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‘When an old cricketer leaves the crease’: Bittersweet reflections on examination awards in physical education

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    Rights statement: This is an Accepted Manuscript of an article published by Taylor & Francis in Sport, Education and Society on 13th November 2017, available online: http://www.tandfonline.com/doi/full/10.1080/13573322.2017.1401533

    Accepted author manuscript, 517 KB, PDF-document

http://www.tandfonline.com/doi/full/10.1080/13573322.2017.1401533
Original languageEnglish
Pages (from-to)1-11
Number of pages11
JournalSport, Education and Society
Volume24
Issue number4
Early online date13 Nov 2017
DOIs
Publication statusPublished - 3 Apr 2019

Abstract

The paper reflects on the development of examination awards in physical education from a predominantly autobiographical research perspective. The paper draws on experiences and reflections from inside examinations as a teacher, part of the policy and implementation process and document author and outside examinations as a researcher of the aspirations of awards and policy enactment in schools in Scotland. This combined perspective proceeds via a largely chronological appraisal of school and national policy developments allied to analysis from a wider academic review of progress. Despite early enthusiasm by students and many teachers the review highlights the problems of announcing policy rather than engaging with the ongoing detail of policy problems. This approach has led to variable progress and a lack of boldness in making learning suitably personalized with closer connections between practice and theory informing teaching and assessment. Furthermore, through the adoption of rote learning and assessment procedures, teachers have become complicit in affirming that while greater educational goals are achievable their particular practices are unlikely to realize these goals. In order to avoid further regression it is argued that examination awards need to unlock practice problems through engaging with research evidence which assists in understanding better the complex components of authentic practice, practice and theory integration and how increased use of digital technologies can personalize learning and enliven teaching and assessment. Without this occurring, examinations in Scottish physical education represent something akin to a pyrrhic victory, where expanding policy provision has left behind rather underwhelming learning gains and where teachers’ sense of agency is curtailed by a messy combination of difficult to rectify professional concerns.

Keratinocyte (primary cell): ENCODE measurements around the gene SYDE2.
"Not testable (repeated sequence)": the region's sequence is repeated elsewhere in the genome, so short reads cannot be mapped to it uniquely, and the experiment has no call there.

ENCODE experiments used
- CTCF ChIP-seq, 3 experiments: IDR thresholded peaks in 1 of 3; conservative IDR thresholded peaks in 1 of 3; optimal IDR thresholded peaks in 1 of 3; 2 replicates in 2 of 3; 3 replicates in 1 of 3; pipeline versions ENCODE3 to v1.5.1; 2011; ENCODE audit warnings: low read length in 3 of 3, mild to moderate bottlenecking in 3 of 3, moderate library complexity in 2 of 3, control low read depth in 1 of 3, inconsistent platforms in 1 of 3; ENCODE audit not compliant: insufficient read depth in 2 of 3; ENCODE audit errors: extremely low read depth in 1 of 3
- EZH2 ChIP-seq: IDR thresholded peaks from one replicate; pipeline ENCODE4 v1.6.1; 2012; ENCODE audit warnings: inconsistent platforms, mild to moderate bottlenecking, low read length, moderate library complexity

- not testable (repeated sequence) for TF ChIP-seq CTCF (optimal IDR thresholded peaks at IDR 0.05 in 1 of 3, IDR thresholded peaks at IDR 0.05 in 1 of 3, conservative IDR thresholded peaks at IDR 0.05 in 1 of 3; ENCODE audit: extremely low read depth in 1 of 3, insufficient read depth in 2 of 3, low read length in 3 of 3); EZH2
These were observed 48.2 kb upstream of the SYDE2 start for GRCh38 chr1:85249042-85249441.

Research areas

  • physical education , biographical research , examination awards , critical reflection , policy enactment , curriculum design , learning, assessment, pedagogical practices, Scotland

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